Open-Sided Floors and Platforms Open-sided floors or platforms 4 feet or more above adjacent floor or ground level must be guarded by a standard railing (or equivalent) on all open sides, except where there is an entrance to a ramp, stairway, or fixed ladder

Open-Sided Floors and Platforms A toeboard is required when, beneath the open sides: a person can pass; there is moving machinery, or there is equipment with which falling materials could create a hazard. Regardless of height, a standard railing and toeboard must be used to guard: - open-sided floors - walkways - platforms, or - runways above or adjacent to dangerous equipment, pickling or galvanizing tanks, degreasing units, and similar hazards.

Stairways Flights of stairs with four or more risers must have standard stair railings or handrails.

Portable Ladders 1.Ladders used to gain access to a roof or other area must extend at least 3 feet above the point of support. 2.Withdraw defective ladders from service and tag or mark "Dangerous, Do Not Use“ 3.Never use ladders in a horizontal position as scaffolds or work platforms 4.Never use metal ladders near electrical equipment

Ladder Angle Portable Rung and Cleat Ladders Use at angle where the horizontal distance from the top support to the foot of the ladder is ¼ the working length of the ladder (length along ladder between the foot and top support).

Fixed Ladders Permanently attached to a structure, building or equipment 1.Cages or wells required if longer than 20 ft. to a maximum unbroken length of 30 ft. 2.Ladder safety devices may be used on tower, water tank and chimney ladders over 20 ft. in unbroken length instead of cage protection (example: Intramural lights).

Scaffolding General Requirements 1.Must be capable of supporting four times the maximum intended load 2.Do not alter or move while in use 3.Protect workers on scaffolds from overhead hazards 4.If higher than 10 ft., use guardrails, midrails and toeboards 5.Use wire mesh between the toeboard and guardrail if people work or pass underneath 6.Must be equipped with access ladder or equivalent

Fall Protection Systems Fall protection systems can consist of devices that arrest a free fall or devices that restrain a worker in a position to prevent a fall from occurring. 1.Fall protection is required when one or more employees have exposure to falls of six feet or greater to the lower level. 4-ft. in General Industry and 10-ft. from Scaffolding. 2.Surfaces must be inspected before the work begins. 3.Employees are only permitted to be on surfaces that are strong enough to support them.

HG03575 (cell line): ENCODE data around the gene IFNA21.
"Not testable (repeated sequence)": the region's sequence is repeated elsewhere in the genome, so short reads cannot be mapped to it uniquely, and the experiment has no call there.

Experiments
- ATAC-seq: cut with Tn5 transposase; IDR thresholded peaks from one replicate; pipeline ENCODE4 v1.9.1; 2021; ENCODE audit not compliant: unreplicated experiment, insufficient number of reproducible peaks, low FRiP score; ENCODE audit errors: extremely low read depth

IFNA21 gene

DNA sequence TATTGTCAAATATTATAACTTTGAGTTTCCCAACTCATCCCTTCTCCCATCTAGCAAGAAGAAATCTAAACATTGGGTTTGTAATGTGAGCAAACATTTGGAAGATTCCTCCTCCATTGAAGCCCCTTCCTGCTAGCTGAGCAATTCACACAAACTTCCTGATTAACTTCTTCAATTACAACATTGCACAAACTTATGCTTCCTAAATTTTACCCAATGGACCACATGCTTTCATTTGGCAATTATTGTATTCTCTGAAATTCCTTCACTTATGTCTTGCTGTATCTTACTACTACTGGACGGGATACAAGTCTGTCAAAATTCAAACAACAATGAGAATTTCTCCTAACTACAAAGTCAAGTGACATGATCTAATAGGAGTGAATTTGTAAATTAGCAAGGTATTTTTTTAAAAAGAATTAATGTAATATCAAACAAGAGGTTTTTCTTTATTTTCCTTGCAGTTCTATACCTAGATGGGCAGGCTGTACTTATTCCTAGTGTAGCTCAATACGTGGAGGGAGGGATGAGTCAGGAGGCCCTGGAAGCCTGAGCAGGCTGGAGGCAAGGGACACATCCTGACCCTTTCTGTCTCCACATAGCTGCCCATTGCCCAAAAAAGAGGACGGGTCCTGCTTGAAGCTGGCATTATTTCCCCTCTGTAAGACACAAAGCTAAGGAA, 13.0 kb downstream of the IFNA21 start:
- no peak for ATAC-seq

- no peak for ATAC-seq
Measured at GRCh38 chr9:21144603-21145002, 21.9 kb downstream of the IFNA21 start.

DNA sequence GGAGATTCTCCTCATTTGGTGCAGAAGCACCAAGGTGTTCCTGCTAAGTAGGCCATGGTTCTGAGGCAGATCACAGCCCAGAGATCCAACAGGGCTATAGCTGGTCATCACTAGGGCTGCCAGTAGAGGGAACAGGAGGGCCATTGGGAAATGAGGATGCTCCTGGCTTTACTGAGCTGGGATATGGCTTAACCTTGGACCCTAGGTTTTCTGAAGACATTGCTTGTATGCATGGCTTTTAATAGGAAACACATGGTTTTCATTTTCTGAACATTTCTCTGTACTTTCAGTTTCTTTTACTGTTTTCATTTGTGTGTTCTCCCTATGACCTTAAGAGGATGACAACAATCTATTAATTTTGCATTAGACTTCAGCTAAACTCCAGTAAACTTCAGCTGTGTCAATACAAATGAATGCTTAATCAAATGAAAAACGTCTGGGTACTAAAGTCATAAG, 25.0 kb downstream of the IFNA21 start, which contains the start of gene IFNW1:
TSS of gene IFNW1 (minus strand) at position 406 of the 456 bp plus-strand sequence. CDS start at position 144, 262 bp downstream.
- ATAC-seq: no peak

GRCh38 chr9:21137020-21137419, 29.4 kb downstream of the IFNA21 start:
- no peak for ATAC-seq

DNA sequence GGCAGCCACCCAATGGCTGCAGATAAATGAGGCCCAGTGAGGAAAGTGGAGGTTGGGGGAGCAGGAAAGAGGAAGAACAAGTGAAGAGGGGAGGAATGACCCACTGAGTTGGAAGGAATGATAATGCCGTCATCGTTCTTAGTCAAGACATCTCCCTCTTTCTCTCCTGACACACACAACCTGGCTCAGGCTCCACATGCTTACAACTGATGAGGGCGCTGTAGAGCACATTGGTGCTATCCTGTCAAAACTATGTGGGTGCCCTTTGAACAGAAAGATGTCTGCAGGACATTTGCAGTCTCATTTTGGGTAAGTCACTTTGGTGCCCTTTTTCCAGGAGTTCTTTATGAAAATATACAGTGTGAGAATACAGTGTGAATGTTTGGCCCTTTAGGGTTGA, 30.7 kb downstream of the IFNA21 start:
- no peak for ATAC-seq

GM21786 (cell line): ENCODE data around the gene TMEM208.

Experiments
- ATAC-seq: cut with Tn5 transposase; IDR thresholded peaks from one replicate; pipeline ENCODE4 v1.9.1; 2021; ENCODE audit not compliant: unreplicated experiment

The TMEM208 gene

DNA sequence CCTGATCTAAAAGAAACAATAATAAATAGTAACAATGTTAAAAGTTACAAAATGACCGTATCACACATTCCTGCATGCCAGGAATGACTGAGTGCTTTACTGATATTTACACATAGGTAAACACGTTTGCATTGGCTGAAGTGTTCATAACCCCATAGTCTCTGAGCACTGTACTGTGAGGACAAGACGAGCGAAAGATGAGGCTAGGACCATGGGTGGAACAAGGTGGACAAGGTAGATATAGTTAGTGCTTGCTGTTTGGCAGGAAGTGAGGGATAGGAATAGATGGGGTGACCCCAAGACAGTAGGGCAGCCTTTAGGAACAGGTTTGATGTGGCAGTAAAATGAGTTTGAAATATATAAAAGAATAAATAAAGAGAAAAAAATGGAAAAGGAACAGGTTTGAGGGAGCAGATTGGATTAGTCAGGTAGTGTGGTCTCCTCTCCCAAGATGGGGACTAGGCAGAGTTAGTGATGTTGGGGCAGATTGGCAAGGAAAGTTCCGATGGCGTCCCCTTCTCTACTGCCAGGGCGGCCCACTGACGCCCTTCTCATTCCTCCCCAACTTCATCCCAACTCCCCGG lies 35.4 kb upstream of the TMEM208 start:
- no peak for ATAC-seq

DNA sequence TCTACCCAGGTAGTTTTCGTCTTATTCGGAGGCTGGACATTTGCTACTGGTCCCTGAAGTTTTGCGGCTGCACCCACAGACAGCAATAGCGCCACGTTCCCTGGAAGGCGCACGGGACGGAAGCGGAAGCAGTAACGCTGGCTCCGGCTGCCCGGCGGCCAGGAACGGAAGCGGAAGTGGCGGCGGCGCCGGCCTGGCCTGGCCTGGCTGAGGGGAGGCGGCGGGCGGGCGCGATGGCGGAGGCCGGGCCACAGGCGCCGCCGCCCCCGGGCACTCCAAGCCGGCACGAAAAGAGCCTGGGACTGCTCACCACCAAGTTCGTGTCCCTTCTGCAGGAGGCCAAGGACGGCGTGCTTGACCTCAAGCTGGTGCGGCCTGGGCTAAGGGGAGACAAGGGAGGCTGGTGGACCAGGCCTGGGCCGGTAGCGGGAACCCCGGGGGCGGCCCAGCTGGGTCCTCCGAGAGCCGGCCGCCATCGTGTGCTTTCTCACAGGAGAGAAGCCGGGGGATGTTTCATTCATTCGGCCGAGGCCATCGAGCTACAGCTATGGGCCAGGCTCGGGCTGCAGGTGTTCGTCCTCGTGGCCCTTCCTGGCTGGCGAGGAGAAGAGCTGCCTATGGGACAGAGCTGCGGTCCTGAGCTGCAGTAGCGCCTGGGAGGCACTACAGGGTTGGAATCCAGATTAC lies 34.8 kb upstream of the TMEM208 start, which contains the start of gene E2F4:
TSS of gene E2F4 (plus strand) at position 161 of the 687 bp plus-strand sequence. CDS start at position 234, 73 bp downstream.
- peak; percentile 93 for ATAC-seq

A Fall Arrest System

Full-body Harnesses and Belts Full-body harnesses wrap around the waist, shoulders and legs. A D-ring located in the center of the back provides a connecting point for lanyards or other fall arrest connection devices. Belts are used in positioning system applications. These belts have two side D-rings, and are used only for restraining a worker in position.

Attachment Location OSHA Standard: 1926.502(d)(17) The attachment of the body harness must be located in the center of the wearer's back, near the shoulder level, or above the head.

Body Harness Never use a body harness to hoist materials. Body harnesses are designed to minimize stress forces on an employee's body in the event of a fall, while providing sufficient freedom of movement to allow work to be performed.

Body Harnesses OSHA Standard: 1926.502(d)(18) Never use for personal fall arrest As of January 1, 1998, body belts are not acceptable as part of a personal fall arrest system, because they impose a danger of internal injuries when stopping a fall.

Administrative Rules and Fall Arrest Maintenance When fall protection of any kind is provided, the project’s competent person must teach workers the limitations to that system’s effectiveness. All employees exposed to fall hazards must receive training by a competent person that addresses: The nature of fall hazards in the work area Procedures for erecting, maintaining, disassembling and inspecting fall arrest equipment Use and operation of fall arrest equipment

NIOSH ALERT! Scene of a skylight accident where a worker fell to his death Fatal falls may result from failure to provide appropriate guarding and fall protection for work around skylights, Skylight openings, and other roof openings.